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LA

Review

Kato

Kato

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Kato

Tasting menus: a thing you either love or hate. For some, the idea of letting a big deal chef (they’re usually big deal chefs), tell you what you’re going to eat is an adventure. For others, it’s really obnoxious to have your entire meal decided for you. Not only that, but tasting menus also tend to involve multiple courses, multiple hours, and multiple paychecks.

But Kato, a tasting menu spot in West LA, might sway even the most anti-tasting menu people. No, you don’t get a choice in what you eat, but you’re likely to be in and out in under two hours It’s $150 for about nine courses, so while this isn’t quite regular Tuesday night food, it’s also a lot more reasonable than many tasting menus around town.

Stan Lee

The multi-course, daily-changing menu is a kind of Taiwanese/California hybrid, mostly seafood-focused, and both familiar (on one visit, we had egg drop soup) and not at all (it came with a dropper bottle of kombu vinegar). Portions are small, but not just-one-bite-and-then-it’s gone tiny. One important note: Kato is still waiting on its liquor license, so they're BYOB for now. Feel free to bring a bottle of your own, or order margaritas from the Mexican place next door.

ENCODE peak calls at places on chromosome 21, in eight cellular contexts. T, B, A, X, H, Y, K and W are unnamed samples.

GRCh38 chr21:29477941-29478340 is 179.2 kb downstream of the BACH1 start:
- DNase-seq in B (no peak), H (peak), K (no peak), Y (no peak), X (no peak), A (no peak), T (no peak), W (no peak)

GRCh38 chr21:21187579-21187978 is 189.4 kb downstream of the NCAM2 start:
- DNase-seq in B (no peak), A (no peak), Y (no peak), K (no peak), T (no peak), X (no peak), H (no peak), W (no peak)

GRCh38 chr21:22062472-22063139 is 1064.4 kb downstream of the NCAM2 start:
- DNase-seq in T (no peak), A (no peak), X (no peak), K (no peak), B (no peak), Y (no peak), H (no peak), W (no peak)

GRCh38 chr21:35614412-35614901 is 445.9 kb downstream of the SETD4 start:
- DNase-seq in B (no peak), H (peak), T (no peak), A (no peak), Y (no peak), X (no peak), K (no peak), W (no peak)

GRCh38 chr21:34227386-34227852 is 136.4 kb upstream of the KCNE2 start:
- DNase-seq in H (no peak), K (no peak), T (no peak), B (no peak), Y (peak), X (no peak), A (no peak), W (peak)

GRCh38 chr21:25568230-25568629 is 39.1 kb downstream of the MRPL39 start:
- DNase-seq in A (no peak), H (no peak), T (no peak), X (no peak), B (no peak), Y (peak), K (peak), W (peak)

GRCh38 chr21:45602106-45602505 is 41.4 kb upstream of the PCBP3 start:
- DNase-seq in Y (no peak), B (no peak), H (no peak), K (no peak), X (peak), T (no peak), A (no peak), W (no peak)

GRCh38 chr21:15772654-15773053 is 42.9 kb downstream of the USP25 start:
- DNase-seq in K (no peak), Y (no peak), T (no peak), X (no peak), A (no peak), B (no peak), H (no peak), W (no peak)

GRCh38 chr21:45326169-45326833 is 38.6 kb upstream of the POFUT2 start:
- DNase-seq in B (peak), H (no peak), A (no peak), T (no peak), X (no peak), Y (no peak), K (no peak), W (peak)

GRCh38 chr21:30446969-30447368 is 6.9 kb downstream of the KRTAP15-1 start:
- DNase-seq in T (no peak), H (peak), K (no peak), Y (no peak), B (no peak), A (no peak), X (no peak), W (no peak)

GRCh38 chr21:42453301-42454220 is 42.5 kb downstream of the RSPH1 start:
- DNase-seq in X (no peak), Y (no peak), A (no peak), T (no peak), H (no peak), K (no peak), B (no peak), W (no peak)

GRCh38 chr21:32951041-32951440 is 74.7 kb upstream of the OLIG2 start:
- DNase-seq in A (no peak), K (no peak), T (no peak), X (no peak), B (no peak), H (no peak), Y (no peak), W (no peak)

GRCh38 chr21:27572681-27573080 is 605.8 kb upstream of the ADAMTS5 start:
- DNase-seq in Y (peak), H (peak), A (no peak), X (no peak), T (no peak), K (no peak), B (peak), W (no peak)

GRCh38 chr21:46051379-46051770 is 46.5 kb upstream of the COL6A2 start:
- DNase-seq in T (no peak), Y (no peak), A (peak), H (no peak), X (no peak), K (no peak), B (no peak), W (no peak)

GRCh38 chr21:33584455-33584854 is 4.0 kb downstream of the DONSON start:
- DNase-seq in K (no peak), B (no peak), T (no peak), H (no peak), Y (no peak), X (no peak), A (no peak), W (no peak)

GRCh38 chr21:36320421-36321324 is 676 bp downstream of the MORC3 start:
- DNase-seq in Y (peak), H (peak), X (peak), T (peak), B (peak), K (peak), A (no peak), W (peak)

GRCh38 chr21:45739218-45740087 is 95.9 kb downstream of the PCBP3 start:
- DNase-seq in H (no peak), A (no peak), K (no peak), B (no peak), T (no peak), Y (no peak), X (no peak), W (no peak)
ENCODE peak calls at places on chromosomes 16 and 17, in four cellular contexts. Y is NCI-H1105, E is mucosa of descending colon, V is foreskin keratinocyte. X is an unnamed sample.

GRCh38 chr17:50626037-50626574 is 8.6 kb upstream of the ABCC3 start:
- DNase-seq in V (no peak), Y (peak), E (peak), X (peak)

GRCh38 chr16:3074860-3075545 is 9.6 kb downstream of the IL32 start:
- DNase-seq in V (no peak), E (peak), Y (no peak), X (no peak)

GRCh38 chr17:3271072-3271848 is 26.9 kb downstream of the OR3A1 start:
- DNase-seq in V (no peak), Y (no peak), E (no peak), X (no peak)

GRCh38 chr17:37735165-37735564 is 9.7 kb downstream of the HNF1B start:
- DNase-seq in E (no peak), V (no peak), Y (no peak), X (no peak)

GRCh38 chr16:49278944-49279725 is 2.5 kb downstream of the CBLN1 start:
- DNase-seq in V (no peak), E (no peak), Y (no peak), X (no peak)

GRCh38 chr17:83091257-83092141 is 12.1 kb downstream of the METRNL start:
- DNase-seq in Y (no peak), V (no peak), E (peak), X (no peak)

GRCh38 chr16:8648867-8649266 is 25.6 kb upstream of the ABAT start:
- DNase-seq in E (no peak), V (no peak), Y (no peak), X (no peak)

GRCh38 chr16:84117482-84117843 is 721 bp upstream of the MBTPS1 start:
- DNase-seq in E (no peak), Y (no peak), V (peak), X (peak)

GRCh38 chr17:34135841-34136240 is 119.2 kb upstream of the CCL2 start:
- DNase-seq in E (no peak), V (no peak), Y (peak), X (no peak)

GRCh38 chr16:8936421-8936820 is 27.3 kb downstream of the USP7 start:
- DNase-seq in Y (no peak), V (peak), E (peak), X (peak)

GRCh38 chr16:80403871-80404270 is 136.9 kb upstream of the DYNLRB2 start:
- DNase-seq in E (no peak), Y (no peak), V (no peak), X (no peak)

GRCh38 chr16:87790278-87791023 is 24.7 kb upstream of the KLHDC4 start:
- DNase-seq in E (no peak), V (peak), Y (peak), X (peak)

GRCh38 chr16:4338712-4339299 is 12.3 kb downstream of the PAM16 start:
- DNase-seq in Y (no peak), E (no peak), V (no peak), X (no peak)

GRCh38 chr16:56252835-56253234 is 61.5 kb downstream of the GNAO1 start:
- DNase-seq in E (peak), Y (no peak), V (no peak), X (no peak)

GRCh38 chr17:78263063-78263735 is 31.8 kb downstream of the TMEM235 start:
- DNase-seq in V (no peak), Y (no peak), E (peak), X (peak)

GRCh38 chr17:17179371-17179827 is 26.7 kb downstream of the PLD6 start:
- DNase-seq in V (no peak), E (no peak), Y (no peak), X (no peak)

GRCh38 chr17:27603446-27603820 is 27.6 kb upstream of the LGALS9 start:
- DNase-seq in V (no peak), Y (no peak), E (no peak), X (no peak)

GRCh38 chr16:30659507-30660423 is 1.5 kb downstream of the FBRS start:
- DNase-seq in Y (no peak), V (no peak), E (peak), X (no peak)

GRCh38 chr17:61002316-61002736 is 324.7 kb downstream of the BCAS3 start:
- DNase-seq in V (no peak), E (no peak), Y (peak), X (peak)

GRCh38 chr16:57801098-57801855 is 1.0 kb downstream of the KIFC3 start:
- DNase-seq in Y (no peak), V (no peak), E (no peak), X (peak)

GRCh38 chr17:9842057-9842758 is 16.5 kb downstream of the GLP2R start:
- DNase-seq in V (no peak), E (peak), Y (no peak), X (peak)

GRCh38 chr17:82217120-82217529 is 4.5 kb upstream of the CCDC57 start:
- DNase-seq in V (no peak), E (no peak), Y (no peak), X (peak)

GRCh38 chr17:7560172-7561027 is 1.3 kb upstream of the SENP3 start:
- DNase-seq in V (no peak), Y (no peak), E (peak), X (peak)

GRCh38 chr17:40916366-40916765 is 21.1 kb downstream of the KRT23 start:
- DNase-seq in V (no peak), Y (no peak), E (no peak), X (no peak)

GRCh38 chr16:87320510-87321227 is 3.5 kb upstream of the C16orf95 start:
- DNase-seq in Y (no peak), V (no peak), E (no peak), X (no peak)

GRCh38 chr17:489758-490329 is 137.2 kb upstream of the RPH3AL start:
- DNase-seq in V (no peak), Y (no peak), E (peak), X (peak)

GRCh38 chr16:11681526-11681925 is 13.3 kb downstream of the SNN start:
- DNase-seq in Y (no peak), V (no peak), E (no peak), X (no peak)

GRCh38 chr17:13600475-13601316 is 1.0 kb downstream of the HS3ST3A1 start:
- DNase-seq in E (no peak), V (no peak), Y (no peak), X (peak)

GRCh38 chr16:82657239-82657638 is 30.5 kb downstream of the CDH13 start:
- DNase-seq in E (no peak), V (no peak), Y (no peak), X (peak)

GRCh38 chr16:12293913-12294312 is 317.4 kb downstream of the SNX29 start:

Just be aware that you will need to break out your summer camp compass skills to actually get to dinner. Kato is hidden in the corner of a strip mall in a bleak-looking part of West LA. But that doesn’t surprise you anymore.

You could try and come up with a special occasion to justify eating at Kato. But this is a special kind of meal, that doesn’t always require a special occasion - just that you want to eat some great food, maybe on a Tuesday night. Birthdays are overrated anyway.

Food Rundown

Tasting Menu

There will probably be some snacky things to start, like a black tapioca bun filled with sweet pork. If you’re lucky, they’ll have the tuna tartare served on top of a huge white soy cracker, with blobs of avocado and uni on top. They’ll definitely serve their smoked hamachi with charred scallion sauce and pickled cucumber, and you’ll definitely be into it. The whole thing generally ends up being around eight small courses, the majority of which are seafood, with one or two meat dishes in there as well. The buttermilk pudding is a menu staple and one of the best desserts we’ve eaten this year.

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